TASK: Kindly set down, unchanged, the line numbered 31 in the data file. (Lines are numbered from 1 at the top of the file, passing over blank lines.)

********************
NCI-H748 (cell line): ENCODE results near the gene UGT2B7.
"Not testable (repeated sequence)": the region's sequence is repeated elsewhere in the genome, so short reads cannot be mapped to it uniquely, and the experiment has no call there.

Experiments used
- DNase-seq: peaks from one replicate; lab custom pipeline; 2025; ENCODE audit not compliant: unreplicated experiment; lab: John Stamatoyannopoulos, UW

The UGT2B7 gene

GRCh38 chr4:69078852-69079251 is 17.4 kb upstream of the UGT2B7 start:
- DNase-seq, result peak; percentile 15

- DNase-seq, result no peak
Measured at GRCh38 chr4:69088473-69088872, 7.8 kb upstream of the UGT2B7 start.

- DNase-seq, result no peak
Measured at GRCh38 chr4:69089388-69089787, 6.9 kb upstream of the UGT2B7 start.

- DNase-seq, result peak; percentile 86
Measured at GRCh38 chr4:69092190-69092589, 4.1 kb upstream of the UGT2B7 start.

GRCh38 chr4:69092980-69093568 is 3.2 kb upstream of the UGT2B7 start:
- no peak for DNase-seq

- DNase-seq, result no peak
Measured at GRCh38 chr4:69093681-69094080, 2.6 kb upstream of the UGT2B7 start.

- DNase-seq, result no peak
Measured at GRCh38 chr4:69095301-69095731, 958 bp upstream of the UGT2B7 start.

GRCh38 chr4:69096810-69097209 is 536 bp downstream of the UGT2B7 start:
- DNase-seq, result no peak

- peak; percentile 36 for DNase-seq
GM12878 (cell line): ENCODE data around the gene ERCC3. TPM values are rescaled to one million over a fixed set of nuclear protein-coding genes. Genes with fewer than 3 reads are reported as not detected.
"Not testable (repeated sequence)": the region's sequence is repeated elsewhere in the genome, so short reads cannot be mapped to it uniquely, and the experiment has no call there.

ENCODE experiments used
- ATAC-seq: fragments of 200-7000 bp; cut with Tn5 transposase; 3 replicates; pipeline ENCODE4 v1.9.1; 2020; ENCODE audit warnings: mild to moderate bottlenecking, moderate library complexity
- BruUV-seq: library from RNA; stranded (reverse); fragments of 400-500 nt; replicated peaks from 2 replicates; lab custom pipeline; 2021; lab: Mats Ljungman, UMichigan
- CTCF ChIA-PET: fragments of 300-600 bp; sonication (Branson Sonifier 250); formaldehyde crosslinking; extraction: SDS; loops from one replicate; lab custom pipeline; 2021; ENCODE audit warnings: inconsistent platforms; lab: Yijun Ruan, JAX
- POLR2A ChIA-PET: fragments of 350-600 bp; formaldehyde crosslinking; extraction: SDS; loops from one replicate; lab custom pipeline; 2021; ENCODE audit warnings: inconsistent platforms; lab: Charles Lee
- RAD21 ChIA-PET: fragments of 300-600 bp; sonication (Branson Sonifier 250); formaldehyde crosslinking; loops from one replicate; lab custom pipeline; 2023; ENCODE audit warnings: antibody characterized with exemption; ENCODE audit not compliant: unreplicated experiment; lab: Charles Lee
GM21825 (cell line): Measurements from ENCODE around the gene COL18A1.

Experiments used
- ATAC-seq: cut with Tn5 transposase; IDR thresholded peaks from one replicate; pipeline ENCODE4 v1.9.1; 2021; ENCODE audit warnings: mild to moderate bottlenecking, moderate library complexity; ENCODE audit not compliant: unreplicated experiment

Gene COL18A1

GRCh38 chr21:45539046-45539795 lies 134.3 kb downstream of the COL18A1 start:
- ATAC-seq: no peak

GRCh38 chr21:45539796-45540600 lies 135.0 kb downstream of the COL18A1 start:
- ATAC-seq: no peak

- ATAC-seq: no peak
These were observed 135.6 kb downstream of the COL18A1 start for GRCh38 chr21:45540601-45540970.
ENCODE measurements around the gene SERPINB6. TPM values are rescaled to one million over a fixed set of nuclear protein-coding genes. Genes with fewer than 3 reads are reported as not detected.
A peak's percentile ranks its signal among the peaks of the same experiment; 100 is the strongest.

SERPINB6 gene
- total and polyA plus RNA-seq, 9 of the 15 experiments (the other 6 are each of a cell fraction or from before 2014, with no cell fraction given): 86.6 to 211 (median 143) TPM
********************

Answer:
GM21825 (cell line): Measurements from ENCODE around the gene COL18A1.